"Soldier" poignantly pines for a military man's safe return: "Has anybody seen my soldier/Standing all alone?/Has anybody seen my soldier/Just tryna get home?"

On "Life's About To Get Good," Twain sings that although she was "broken" and "shattered" by her ex-husband's infidelity, she's also learned some hard-but-important lessons about what matters most in life: "It's all about forgiving and the will to walk away/I'm ready to be loved/And love the way I should/Life's about to get good." Optimism fills bonus track "All in All" as well. Twain tells us that even though love and pain often go hand in hand, we can make it through with God's help: "God is older than I am/He was where it all began/I try to do the best I can/To see truth from where I stand." Twain also confesses, "I'm praying/I'm praying."

Objectionable Content

"Swinging With My Eyes Closed" talks about summer nights that include "one more beer." Mildly suggestive lines hint at a physical encounter, too: "Life is short, nights are long/ … I kiss you once (kiss, kiss), kiss you twice." Those lyrics are hardly racy, but overall the song perhaps implies throwing caution to the wind in the name of embracing the moment.

Several other songs include sensual references, too. "Light of My Life" daydreams about a future sexual relationship: "We'll be all alone, making love on the beach." We also hear, "'Cause in my sleep, you hold me close in the dark/A million times I've tasted your lips." And on Deluxe Edition bonus track "Let's Kiss and Make Up," she doesn't want to wait another minute to "kiss and make love." Similarly, "Roll Me on The River" also exudes sultry sensuality, with Twain saying, "Give me sugar, when I'm feeling down/ … Lay me in the sun/ … Follow me until we go too far."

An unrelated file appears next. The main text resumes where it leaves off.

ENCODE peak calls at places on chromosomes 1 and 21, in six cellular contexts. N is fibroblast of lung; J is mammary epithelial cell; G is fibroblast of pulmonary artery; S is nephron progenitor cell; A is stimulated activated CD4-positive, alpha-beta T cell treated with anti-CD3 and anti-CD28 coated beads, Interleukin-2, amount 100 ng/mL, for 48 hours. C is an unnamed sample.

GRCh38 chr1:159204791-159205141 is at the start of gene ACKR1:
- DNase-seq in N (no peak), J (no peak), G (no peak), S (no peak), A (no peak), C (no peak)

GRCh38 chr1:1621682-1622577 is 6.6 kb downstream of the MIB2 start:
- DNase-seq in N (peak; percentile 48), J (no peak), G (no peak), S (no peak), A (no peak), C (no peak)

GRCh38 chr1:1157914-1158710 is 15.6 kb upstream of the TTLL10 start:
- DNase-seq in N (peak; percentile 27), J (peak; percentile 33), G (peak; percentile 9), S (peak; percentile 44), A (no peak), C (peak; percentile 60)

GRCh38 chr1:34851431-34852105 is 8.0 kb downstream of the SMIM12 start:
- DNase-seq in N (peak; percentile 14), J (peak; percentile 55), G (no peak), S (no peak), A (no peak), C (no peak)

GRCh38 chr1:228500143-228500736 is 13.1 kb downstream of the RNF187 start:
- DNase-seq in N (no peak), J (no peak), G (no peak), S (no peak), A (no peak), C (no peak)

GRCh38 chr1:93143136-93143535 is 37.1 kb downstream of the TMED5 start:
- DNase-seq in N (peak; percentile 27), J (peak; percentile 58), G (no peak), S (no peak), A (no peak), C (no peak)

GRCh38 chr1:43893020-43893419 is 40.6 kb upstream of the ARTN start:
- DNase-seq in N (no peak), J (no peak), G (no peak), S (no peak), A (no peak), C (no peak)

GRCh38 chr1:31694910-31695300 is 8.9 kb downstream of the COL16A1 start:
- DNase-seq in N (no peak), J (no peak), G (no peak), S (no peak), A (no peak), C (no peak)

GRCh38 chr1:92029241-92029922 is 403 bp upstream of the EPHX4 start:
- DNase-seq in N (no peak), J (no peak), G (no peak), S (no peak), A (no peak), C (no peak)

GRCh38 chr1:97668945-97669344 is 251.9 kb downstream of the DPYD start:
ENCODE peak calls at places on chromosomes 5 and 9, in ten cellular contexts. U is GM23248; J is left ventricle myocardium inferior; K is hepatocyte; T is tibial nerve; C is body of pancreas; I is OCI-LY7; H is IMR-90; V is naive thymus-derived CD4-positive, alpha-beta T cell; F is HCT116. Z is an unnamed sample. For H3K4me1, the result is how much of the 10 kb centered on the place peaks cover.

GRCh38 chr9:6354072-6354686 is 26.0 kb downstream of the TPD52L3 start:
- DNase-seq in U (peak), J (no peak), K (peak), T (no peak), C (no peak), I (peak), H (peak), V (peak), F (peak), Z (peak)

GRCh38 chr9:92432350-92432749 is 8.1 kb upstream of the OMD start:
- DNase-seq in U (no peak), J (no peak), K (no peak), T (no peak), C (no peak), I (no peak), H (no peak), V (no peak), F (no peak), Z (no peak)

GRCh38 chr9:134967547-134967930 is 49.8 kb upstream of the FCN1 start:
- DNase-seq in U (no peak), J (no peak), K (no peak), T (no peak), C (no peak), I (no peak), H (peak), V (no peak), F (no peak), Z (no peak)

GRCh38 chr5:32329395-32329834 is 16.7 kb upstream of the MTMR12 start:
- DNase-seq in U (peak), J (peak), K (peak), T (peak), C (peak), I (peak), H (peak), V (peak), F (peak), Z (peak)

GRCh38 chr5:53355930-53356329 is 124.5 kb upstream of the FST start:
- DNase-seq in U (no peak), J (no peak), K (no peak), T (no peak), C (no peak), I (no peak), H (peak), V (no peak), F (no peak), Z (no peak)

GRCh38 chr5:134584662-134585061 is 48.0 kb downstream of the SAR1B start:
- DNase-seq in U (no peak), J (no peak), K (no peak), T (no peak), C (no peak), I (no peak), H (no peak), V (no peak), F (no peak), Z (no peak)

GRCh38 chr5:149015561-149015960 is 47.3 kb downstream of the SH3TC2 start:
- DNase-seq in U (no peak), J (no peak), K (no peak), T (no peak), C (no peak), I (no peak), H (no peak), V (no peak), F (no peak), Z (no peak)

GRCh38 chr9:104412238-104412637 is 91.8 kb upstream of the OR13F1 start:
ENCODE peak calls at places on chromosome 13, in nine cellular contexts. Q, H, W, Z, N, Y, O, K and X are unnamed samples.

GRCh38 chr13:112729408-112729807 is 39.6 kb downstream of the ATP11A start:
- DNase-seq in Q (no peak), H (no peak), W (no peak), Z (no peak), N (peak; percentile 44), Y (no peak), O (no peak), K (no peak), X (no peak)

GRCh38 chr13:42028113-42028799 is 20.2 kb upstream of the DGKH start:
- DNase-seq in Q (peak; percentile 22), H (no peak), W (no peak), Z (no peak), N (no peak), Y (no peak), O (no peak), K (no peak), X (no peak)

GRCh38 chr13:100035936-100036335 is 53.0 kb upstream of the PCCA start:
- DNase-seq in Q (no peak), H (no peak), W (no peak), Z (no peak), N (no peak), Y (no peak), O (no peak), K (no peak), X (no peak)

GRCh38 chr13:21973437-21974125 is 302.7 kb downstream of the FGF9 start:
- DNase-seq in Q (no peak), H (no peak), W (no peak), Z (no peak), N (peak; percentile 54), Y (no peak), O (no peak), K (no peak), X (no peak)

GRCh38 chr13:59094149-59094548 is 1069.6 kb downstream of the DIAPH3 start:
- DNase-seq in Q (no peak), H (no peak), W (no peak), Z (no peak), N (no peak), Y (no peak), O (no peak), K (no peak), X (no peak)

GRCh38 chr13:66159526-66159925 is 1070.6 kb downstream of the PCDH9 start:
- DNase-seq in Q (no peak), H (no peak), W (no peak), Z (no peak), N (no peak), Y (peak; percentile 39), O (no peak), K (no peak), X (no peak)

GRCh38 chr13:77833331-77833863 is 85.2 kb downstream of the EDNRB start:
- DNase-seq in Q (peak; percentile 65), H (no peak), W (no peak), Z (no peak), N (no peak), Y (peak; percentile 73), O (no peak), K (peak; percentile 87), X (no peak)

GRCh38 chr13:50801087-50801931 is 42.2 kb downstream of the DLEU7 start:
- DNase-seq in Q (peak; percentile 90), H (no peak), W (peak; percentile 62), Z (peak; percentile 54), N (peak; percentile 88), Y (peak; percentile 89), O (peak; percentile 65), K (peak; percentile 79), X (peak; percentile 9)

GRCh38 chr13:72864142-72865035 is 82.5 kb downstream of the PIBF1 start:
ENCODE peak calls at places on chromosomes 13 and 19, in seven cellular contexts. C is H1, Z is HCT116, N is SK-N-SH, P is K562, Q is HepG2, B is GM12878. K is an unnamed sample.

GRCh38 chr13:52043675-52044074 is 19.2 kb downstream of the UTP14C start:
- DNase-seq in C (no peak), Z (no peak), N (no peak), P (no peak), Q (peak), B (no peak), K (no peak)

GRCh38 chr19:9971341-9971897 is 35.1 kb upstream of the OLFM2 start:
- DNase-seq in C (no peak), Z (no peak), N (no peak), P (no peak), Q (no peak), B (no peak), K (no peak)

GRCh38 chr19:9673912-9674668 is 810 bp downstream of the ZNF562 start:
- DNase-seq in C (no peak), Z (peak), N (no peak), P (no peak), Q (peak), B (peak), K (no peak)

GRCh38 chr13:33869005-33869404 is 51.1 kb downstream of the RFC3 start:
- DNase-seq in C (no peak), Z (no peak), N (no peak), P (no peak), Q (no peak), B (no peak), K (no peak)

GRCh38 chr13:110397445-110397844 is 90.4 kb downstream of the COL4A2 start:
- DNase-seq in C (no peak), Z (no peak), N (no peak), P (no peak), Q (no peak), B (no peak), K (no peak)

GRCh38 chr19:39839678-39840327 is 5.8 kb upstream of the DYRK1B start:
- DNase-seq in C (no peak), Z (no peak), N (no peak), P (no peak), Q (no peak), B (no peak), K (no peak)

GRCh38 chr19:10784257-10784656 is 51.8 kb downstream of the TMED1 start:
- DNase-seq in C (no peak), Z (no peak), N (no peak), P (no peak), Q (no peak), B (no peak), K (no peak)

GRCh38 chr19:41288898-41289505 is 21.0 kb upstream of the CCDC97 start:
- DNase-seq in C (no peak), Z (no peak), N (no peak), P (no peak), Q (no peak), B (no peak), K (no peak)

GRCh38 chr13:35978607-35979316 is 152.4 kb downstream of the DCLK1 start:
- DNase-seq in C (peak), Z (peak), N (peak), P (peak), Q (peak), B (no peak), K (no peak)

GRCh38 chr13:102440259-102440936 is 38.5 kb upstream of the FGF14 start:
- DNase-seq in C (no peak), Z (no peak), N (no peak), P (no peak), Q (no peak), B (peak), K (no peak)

"Home Now" includes conflicting references to faith, prayer and religion. Twain tells us, "Had the faith but I couldn't keep it/ … Sold my soul to a new religion/When I heard my name through the distance." She never clarifies what that new religion is, however, even though she suggests elsewhere that her prayers are often heard: "And I'm one of those lucky ones/Who prays for rain and down it comes."

On "Poor Me," Twain's post-divorce sadness morphs into a longing for alcohol to numb her pain: "Poor, poor me/ … Pour, pour me/Another." "Who's Gonna Be your Girl" begins with a woman's willingness to turn a blind eye to her husband's indiscretions: "I don't need to know just where you're going/You don't need to tell me where you've been."

"More Fun" glories in weekends where revelers "get a little crazy and forget what happens later." The song also reminisces about teen recklessness: "One day we'll be sitting back, laughing all about the times/We were doing donuts in the parking lots and running lights."

Summary Advisory

Shania Twain's comeback album brims with overflowing emotions. Having suffered through a brutal divorce, she's learned what it means to pick yourself up again and how to find joy in the midst of suffering.

Several songs along the way indulge sensual daydreams, while a handful of other moments wink at country clichés such as partying 'til you can't remember what happened. That said, Now concludes an a positive spiritual note, suggesting that prayerfully seeking God is ultimately what helps us become the best version of ourselves.

Plot Summary

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Debuted at No. 1.

Record Label

Mercury Records




September 29, 2017

On Video

Year Published



Kristin Smith